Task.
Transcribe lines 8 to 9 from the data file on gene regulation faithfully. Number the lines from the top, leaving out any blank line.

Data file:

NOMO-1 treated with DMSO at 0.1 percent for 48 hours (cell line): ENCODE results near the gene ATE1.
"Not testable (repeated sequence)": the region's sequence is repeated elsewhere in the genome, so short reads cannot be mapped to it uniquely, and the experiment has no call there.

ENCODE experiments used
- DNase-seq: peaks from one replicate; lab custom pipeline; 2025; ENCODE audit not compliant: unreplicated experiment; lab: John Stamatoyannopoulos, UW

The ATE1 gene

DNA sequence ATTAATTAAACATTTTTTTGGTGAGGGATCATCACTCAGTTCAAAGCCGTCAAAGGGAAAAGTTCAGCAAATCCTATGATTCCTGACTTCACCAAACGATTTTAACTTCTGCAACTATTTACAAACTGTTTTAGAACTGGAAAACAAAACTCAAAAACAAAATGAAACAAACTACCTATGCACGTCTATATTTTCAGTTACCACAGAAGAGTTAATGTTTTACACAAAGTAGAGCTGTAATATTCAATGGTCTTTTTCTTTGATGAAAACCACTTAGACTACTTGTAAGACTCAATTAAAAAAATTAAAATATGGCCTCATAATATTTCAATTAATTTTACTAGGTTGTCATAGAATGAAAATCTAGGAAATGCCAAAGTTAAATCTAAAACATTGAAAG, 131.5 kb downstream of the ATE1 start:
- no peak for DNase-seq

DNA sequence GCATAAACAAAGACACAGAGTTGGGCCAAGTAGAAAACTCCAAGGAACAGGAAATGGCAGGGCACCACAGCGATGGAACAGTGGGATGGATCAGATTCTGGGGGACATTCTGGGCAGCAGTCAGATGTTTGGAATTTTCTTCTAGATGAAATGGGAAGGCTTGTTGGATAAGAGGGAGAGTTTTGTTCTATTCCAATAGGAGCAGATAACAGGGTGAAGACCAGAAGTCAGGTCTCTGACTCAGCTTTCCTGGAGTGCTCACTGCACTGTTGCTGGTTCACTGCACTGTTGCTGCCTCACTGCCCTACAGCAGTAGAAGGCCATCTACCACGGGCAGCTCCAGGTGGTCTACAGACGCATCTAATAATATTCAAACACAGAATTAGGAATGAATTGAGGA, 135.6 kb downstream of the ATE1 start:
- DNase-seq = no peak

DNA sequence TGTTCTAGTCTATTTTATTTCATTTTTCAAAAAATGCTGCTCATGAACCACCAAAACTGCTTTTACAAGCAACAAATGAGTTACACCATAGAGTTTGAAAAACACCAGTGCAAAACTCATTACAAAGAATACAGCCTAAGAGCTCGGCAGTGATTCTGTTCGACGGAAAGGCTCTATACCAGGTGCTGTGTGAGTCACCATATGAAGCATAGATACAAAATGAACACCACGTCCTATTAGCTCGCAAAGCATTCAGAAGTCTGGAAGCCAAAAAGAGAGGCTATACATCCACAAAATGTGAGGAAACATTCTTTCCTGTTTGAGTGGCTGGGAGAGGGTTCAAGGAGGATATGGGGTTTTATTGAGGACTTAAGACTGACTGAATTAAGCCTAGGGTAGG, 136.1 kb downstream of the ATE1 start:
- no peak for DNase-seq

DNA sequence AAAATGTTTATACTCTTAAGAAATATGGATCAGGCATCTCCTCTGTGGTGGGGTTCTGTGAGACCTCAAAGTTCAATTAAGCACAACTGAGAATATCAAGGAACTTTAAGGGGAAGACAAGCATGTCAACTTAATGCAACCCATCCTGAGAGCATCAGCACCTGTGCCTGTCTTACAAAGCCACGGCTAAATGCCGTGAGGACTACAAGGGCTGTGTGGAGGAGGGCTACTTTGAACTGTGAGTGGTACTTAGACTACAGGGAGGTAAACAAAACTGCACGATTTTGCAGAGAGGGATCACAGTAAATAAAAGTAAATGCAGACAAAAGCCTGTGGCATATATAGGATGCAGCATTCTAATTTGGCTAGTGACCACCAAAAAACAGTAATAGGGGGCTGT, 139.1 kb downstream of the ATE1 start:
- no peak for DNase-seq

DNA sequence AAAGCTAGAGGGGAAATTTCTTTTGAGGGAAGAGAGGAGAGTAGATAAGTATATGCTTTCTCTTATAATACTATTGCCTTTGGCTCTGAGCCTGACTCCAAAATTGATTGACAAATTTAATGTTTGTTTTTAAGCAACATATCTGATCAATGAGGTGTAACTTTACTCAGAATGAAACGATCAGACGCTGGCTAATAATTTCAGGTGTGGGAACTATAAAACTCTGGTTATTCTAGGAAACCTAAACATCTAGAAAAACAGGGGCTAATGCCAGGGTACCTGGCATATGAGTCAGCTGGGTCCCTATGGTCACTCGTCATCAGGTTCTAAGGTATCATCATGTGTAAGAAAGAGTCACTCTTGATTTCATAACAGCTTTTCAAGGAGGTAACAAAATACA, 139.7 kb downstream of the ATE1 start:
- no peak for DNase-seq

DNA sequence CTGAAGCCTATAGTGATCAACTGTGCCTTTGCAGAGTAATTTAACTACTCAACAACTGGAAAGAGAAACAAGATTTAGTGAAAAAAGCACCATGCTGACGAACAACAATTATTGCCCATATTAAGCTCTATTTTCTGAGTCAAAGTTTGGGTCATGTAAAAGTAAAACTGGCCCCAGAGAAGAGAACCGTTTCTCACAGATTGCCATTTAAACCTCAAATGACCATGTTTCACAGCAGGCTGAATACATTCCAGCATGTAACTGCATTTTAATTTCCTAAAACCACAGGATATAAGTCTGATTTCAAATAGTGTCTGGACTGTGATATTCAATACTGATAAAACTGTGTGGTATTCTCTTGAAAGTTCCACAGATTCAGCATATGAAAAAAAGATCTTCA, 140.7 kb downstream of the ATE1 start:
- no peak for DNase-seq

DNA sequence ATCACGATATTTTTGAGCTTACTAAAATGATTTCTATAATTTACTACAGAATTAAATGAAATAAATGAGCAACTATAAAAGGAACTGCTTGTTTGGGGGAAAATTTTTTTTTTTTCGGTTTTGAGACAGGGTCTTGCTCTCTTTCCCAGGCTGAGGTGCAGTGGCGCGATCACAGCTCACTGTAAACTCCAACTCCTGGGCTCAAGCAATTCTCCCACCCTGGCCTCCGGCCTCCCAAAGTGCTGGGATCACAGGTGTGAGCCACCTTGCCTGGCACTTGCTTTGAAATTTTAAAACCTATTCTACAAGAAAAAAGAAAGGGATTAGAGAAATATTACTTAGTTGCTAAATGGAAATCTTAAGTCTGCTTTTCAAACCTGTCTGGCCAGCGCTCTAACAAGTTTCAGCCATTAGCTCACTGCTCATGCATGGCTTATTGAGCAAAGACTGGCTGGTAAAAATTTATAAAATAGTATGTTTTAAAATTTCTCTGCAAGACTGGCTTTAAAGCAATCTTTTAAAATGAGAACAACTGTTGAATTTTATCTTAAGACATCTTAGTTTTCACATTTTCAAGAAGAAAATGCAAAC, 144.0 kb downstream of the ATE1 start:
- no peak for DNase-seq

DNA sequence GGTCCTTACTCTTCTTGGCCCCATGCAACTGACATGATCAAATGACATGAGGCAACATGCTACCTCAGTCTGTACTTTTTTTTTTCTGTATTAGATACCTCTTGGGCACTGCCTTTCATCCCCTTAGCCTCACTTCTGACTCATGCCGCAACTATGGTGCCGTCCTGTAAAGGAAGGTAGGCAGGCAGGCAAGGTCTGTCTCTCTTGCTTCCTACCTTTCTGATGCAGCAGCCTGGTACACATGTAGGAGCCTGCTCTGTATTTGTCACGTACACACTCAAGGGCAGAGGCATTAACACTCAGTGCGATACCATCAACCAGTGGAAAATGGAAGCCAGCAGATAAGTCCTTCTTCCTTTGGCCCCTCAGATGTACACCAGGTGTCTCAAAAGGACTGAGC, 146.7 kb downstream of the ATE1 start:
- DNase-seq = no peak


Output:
DNA sequence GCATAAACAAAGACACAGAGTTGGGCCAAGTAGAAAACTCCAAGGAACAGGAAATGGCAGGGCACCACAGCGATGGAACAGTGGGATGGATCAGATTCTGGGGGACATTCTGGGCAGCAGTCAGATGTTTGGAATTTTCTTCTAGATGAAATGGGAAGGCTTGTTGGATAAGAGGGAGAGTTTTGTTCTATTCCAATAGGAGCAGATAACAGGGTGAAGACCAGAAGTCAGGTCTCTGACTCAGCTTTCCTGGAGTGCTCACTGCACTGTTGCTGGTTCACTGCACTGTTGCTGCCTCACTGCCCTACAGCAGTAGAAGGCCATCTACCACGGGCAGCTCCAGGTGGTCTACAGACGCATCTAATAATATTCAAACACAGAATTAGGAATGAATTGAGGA, 135.6 kb downstream of the ATE1 start:
- DNase-seq = no peak